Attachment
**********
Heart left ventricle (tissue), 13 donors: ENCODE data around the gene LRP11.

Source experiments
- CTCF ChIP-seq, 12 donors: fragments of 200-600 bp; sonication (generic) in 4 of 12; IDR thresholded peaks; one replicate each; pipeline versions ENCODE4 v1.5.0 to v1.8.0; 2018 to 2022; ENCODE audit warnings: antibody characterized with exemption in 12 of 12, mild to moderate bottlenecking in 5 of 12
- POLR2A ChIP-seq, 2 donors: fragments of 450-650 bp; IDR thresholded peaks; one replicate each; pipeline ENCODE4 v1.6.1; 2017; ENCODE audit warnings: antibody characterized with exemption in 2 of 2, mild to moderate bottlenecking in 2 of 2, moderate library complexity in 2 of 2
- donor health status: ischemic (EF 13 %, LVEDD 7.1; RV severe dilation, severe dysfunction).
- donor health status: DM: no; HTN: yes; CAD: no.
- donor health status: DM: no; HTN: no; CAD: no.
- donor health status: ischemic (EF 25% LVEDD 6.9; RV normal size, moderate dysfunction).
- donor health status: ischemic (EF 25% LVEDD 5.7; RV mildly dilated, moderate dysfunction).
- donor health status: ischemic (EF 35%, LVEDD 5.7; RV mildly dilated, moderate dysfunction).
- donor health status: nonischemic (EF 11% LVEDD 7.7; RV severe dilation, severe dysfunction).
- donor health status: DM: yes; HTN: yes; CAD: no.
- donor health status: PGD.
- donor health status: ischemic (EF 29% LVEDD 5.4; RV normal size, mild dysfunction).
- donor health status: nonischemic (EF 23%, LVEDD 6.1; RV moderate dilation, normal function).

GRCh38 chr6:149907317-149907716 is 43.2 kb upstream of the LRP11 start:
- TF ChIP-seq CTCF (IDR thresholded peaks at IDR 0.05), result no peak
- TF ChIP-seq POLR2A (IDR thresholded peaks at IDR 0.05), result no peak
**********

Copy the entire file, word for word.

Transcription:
Heart left ventricle (tissue), 13 donors: ENCODE data around the gene LRP11.

Source experiments
- CTCF ChIP-seq, 12 donors: fragments of 200-600 bp; sonication (generic) in 4 of 12; IDR thresholded peaks; one replicate each; pipeline versions ENCODE4 v1.5.0 to v1.8.0; 2018 to 2022; ENCODE audit warnings: antibody characterized with exemption in 12 of 12, mild to moderate bottlenecking in 5 of 12
- POLR2A ChIP-seq, 2 donors: fragments of 450-650 bp; IDR thresholded peaks; one replicate each; pipeline ENCODE4 v1.6.1; 2017; ENCODE audit warnings: antibody characterized with exemption in 2 of 2, mild to moderate bottlenecking in 2 of 2, moderate library complexity in 2 of 2
- donor health status: ischemic (EF 13 %, LVEDD 7.1; RV severe dilation, severe dysfunction).
- donor health status: DM: no; HTN: yes; CAD: no.
- donor health status: DM: no; HTN: no; CAD: no.
- donor health status: ischemic (EF 25% LVEDD 6.9; RV normal size, moderate dysfunction).
- donor health status: ischemic (EF 25% LVEDD 5.7; RV mildly dilated, moderate dysfunction).
- donor health status: ischemic (EF 35%, LVEDD 5.7; RV mildly dilated, moderate dysfunction).
- donor health status: nonischemic (EF 11% LVEDD 7.7; RV severe dilation, severe dysfunction).
- donor health status: DM: yes; HTN: yes; CAD: no.
- donor health status: PGD.
- donor health status: ischemic (EF 29% LVEDD 5.4; RV normal size, mild dysfunction).
- donor health status: nonischemic (EF 23%, LVEDD 6.1; RV moderate dilation, normal function).

GRCh38 chr6:149907317-149907716 is 43.2 kb upstream of the LRP11 start:
- TF ChIP-seq CTCF (IDR thresholded peaks at IDR 0.05), result no peak
- TF ChIP-seq POLR2A (IDR thresholded peaks at IDR 0.05), result no peak